U.S. crude stockpiles rose by 3.6 million barrels in the week to Nov. 23, exceeding expectations. After falling to 2½-year lows in September, crude stocks have risen 14 percent with 10 straight weeks of increases.
"The market continues to come under pressure due to worries of a supply glut and slowing global demand growth," said Gene McGillian, vice president of market research for Tradition Energy in Stamford, Connecticut.
"It's hard to get more bearish after this report after we wiped out more than 30 percent of our value in the last two months."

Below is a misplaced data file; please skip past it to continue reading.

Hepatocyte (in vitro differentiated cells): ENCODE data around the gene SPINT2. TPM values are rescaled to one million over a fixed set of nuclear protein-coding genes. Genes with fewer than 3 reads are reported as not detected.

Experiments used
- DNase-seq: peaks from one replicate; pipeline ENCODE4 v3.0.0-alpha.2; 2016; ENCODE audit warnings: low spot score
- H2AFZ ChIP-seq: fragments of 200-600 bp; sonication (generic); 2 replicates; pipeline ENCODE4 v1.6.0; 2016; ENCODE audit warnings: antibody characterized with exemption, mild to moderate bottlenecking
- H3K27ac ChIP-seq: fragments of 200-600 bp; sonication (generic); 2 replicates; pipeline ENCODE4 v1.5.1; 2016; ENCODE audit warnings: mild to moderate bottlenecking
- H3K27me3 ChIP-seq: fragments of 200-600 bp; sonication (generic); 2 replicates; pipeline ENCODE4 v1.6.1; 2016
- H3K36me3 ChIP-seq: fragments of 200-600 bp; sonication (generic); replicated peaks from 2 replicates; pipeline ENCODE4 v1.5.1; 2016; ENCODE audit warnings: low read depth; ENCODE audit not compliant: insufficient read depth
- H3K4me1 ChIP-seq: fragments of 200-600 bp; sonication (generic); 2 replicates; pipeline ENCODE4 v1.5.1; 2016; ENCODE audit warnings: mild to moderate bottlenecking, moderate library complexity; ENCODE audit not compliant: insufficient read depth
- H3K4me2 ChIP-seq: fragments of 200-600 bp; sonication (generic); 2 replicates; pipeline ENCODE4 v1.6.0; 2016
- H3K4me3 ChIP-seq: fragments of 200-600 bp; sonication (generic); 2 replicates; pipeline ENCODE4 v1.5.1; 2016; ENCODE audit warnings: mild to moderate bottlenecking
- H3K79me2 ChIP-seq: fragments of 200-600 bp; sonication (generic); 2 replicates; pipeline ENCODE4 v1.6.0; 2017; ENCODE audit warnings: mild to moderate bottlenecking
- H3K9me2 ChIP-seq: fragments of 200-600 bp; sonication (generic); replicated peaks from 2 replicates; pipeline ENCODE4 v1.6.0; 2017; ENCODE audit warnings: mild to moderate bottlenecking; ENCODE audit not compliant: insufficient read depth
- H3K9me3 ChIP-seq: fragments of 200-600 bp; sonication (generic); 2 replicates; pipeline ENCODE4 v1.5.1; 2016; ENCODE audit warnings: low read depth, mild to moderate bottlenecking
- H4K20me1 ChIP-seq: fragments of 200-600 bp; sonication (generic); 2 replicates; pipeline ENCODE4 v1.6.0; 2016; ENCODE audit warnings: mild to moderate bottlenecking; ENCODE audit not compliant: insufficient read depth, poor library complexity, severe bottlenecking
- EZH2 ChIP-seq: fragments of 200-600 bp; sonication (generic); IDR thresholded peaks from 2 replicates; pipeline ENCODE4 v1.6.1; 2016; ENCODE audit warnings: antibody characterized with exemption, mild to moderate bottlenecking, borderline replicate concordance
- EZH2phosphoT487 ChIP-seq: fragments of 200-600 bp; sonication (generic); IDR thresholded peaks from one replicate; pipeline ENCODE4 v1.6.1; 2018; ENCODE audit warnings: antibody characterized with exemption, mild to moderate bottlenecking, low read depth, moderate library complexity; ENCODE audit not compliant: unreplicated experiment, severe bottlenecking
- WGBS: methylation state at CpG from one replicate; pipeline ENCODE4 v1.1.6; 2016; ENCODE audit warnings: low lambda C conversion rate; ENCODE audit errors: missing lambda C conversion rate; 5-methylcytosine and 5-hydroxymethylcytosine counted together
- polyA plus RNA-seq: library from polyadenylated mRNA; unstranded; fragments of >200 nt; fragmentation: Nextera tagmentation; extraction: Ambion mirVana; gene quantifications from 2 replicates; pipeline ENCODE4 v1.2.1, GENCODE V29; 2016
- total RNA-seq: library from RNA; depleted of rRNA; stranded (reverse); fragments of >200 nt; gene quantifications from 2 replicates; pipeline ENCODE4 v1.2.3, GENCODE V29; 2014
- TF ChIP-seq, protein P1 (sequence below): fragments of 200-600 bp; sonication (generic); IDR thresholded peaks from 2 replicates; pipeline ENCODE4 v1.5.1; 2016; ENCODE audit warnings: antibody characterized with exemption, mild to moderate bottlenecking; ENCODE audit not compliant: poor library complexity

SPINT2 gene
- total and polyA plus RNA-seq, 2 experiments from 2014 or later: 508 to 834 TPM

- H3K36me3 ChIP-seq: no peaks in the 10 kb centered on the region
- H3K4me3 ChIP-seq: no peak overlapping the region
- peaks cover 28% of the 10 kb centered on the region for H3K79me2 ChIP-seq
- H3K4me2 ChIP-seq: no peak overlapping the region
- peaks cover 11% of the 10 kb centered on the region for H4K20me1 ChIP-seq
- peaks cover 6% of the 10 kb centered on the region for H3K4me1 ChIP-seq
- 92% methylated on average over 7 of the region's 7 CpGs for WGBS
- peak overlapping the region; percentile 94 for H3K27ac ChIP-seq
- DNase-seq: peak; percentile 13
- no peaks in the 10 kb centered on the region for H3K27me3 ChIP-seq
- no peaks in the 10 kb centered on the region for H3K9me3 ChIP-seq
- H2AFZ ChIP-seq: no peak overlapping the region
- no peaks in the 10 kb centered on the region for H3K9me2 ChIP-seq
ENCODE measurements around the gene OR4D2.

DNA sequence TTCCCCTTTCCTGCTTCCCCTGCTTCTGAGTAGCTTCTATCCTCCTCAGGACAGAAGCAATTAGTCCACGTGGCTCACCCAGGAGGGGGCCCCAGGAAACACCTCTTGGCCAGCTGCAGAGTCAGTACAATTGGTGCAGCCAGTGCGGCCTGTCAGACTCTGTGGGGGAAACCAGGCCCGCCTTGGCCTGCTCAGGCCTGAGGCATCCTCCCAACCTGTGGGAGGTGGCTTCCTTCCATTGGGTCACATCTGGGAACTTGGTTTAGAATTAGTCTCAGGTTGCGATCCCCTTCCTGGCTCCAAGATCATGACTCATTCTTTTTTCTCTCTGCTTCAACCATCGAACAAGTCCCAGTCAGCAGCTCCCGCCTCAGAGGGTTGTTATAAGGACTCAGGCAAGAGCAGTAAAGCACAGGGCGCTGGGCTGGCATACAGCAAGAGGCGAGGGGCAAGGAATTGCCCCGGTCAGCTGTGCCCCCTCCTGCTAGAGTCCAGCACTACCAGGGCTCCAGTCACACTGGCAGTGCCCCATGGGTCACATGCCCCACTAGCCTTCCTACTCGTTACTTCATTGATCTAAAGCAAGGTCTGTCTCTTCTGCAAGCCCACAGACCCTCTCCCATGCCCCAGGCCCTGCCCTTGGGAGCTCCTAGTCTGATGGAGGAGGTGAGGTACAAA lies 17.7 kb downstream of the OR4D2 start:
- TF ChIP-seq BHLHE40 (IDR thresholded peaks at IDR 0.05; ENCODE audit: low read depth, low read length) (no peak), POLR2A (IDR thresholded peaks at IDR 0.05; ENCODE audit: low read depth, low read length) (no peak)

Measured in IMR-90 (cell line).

The price of Brent has dropped by more than 30 percent from a four-year high above $86 in early October. Investors sold oil over worries about slowing economic growth in 2019 and Washington's decision to grant several waivers to importers of Iranian oil after re-imposing sanctions on that nation.
Crude's drop since October is on a par with the 2008 price crash and steeper than that of 2014-2015, both of which prompted OPEC to agree output curbs to support the market.
The steady build in U.S. crude stocks is partly due to seasonal refining maintenance, but domestic production also has surged to a record 11.7 million barrels a day. U.S. stockpiles sit at 450 million barrels, most in a year, adding to worries about a return of a worldwide supply glut.